Nadal faces Gonzalez, but first it’s an all-French showdown

Australian Open 2009
By Ricky, January 26th, 2009

Rafael Nadal and Fernando Gonzalez will square off in the fourth round of the Australian Open 2009 on Monday afternoon, but the action on Rod Laver Arena will be kicked off Gilles Simon and Gael Monfils.

It will be the first career head-to-head meeting on between the two Frenchman, and count on this showdown being by far the most difficult test for each participant so far in this Australian Open. Simon has dropped only one set en route to the fourth round, and even then he was never seriously troubled after losing the first set to last remaining Aussie Chris Guccione in round two. The No. 6 seed sandwiched that victory with straight-set wins over Pablo Andjuar in his opener and over Mario Ancic on Saturday. It looks like Simon not missed a step after his stunning emergence into ATP prominence last season. He was not even seeded in Melbourne a year ago, and now he is the No. 8 player in the world. Highlights from the Simon’s breakout 2008 campaign included titles in Casablanca, Indianapolis, and Bucharest, a runner-up finish at the Masters Series Madrid, and semifinal performances at the Masters Series Canada and year-end Masters Cup.

An easy road so far Down Under? A career-year in 2008? Sounds a lot like Monfils, as well. The No. 13 player in the world dismantled Martin Vassallo Arguello in the first round before knocking out Stefan Koubek in four sets, again with little difficulty. Monfils is coming off an extremely impressive performance in round three, in which he sent No. 17 seed Nicolas Almagro packing in straight sets. This Frenchman might not have had quite as much success as Simon last year, but he’s arguably on an even bigger hot streak at the moment. In the second half of 2008, following a semifinal showing at the French Open, Monfils reached the quarterfinals of the Olympics and the fourth round of the U.S. Open prior to a stellar indoor swing. Already this year he has an upset of Rafael Nadal (in Doha, Qatar) under his belt.

Whose brilliant form will carry into the Australian Open quarterfinals? Monfils definitely has the edge in terms of Grand Slam experience. He won multiple major titles as a junior and should have his recent Roland Garros performance still fresh in his mind. Simon, on the other hand, had never made it pas the third round of slam prior to his win over Ancic. The advantage in an extremely tight marathon match, however, should go to Simon, who has made a living off tense encounters. Just one example is his run to the Madrid final, which featured five straight three-set matches, four (including one against Nadal) of which went to third-set tiebreakers.

Little separates these two men on paper, and even less separates them on the court. Simon and Monfils are two of the best fighters and most impressive counter-punchers on the tour. This clash is going to be all about keeping balls in play and turning defense into offense. Simon’s down-the-line backhand is becoming a real weapon, but Monfils does goes from the defender to the aggressor better than almost everyone other than Nadal.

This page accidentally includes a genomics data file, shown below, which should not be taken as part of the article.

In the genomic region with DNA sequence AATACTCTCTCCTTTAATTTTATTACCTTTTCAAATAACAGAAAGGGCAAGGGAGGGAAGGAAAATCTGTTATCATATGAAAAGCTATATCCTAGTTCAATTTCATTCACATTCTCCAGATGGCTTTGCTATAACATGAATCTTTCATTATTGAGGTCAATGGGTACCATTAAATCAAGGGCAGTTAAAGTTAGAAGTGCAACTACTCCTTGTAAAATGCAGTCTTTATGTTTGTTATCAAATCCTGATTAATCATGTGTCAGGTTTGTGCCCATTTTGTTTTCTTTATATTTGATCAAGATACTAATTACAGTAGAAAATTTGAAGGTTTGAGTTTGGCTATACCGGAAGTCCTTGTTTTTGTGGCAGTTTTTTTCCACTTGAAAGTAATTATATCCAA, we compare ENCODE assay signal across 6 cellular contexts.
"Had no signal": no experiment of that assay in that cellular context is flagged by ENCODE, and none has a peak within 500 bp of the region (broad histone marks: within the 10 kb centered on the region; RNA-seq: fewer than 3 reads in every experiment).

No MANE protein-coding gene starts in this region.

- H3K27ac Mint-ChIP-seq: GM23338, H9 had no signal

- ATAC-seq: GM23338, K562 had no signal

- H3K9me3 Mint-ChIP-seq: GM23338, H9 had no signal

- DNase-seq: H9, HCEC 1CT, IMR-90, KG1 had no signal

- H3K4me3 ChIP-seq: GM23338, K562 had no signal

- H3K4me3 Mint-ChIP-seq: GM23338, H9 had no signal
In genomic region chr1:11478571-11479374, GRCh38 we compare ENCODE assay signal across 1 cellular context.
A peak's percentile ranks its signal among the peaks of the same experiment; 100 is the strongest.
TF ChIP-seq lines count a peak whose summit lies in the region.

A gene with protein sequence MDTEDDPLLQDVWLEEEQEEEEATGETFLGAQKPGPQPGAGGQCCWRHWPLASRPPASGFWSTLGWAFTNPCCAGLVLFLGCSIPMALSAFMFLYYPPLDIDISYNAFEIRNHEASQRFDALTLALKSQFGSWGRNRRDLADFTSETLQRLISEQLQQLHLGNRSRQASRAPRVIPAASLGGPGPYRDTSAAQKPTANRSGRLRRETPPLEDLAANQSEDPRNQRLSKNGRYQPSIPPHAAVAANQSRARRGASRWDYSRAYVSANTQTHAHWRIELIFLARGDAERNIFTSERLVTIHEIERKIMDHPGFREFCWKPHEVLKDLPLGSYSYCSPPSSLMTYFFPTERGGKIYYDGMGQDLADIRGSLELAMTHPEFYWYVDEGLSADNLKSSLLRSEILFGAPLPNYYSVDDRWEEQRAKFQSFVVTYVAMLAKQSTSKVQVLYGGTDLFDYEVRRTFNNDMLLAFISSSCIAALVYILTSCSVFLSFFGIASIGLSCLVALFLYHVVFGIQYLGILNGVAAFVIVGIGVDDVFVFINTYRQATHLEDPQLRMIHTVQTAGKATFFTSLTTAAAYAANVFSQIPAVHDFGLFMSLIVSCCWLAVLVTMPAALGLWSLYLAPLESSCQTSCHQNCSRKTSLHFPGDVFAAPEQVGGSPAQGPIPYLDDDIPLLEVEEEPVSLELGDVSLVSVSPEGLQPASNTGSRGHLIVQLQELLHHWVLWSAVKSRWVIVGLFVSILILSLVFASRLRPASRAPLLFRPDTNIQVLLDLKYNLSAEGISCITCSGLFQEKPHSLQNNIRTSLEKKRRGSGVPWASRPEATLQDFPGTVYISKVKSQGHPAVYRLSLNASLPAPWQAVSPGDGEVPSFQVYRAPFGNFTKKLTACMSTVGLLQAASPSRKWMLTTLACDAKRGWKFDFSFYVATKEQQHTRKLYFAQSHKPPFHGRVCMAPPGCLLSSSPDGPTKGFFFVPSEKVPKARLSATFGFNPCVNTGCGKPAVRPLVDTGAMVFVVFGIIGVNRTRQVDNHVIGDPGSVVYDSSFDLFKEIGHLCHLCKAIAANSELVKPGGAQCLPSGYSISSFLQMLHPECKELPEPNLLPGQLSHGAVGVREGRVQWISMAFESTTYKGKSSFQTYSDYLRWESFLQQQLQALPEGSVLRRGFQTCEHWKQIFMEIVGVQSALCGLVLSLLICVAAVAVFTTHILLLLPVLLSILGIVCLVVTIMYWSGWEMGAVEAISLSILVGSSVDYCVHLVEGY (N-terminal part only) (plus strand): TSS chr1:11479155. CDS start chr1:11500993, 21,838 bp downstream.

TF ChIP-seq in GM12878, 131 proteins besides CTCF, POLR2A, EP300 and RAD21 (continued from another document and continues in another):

While Simon vs. Monfils could be the best match of the day, Aussie fans will surely be anticipating Nadal vs. Gonzalez even more. That’s because both men complete dominated third-round headlines.

Nadal opened his fortnight in Melbourne with a 6-0, 6-2, 6-2 destruction of Christophe Rochus. He then dismissed Roko Karanusic 6-2, 6-3, 6-2 before really raising his level to other-worldly standards. On Saturday night, Nadal fired a ridiculous 53 winners to eight unforced errors as he dismantled Tommy Haas 6-4, 6-2, 6-2.

So much for any doubts about Nadal’s early season form? Yeah, I think so.

Those questions had surfaced after the world No. 1 returned from knee tendinitis and lost to Andy Murray in an exhibition and to Gael Monfils in Doha. Now, however, it looks like Nadal could be nearing the level of play that carried him to titles at the French Open, Wimbledon, and the Beijing Olympics in 2008.

Unlike Nadal’s pleasant stroll into the fourth round, Gonzalez has already survived two five-setters Down Under. Much to the chagrin of the Australian faithful in Rod Laver Arena, the Chilean outlasted Lleyton Hewitt 5-7, 6-2, 6-2, 3-6, 6-3 in a first-round showdown. Gonzalez went on to dispartch Guillermo Canas, setting up the epic encounter with Richard Gasquet. Gonzalez pulled out that instant classic 3-6, 3-6, 7-6(10), 6-2, 12-10 and even saved a match point in the third set.

It’s been an impressive display so far for the No. 13 seed, who is still a solid 14th in the world at 28 years old. Gonzalez appears to be picking up right where he left off following a stellar 2008 campaign, which was highlighted by titles in Vina Del Mar and Munich, a quarterfinal appearance at the French Open, and a silver medal at the Olympics (lost the gold medal match to Nadal).

All of that would suggest it might be wise not to discount Gonzalez’s chances against Nadal. So would the underdog’s almost .500 career record in head-to-head meetings with his opponent. Nadal has won just four of seven previous encounters. But when you take into account Nadal’s flawless performance against Haas and Gonzalez’s grueling, one-for-the-ages clash against Gasquet, it’s hard to justify giving Gonzo any chance.


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